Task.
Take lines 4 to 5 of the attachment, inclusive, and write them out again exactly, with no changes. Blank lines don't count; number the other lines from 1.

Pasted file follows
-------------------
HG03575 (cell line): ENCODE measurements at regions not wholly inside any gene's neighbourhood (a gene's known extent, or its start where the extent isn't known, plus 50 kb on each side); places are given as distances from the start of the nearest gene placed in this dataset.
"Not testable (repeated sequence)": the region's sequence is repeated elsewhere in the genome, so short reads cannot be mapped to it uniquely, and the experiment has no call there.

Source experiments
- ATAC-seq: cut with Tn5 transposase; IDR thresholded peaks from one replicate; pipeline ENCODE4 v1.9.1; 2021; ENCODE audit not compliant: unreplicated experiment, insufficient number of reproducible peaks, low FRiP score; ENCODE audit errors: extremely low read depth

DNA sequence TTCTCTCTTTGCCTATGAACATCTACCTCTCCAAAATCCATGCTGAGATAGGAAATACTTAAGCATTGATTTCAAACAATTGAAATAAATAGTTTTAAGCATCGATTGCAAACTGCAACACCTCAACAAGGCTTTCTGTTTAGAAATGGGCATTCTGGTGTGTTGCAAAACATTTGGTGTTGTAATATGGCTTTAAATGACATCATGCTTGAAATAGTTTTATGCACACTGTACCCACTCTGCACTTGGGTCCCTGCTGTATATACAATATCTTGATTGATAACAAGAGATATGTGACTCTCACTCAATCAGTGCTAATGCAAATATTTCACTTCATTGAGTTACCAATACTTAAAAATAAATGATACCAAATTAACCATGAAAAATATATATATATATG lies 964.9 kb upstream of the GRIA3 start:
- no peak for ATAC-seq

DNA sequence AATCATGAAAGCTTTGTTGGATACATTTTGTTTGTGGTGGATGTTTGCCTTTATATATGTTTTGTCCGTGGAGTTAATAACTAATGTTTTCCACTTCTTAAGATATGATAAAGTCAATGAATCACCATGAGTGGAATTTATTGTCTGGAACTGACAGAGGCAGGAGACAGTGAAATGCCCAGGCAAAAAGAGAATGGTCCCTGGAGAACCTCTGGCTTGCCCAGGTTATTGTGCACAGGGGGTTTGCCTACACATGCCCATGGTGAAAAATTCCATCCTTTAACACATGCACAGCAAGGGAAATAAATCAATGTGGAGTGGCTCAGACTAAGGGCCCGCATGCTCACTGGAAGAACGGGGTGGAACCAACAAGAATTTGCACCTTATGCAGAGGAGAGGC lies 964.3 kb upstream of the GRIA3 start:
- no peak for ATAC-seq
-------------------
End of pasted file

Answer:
- ATAC-seq: cut with Tn5 transposase; IDR thresholded peaks from one replicate; pipeline ENCODE4 v1.9.1; 2021; ENCODE audit not compliant: unreplicated experiment, insufficient number of reproducible peaks, low FRiP score; ENCODE audit errors: extremely low read depth

DNA sequence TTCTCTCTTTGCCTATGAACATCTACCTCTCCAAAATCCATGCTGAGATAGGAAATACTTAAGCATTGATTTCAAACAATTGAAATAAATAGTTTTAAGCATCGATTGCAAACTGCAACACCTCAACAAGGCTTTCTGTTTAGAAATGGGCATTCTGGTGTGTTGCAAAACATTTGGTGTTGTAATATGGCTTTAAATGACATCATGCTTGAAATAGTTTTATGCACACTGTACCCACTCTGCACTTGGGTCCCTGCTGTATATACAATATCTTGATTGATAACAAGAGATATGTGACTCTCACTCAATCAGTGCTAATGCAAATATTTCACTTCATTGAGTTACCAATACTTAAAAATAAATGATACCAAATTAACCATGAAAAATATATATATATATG lies 964.9 kb upstream of the GRIA3 start: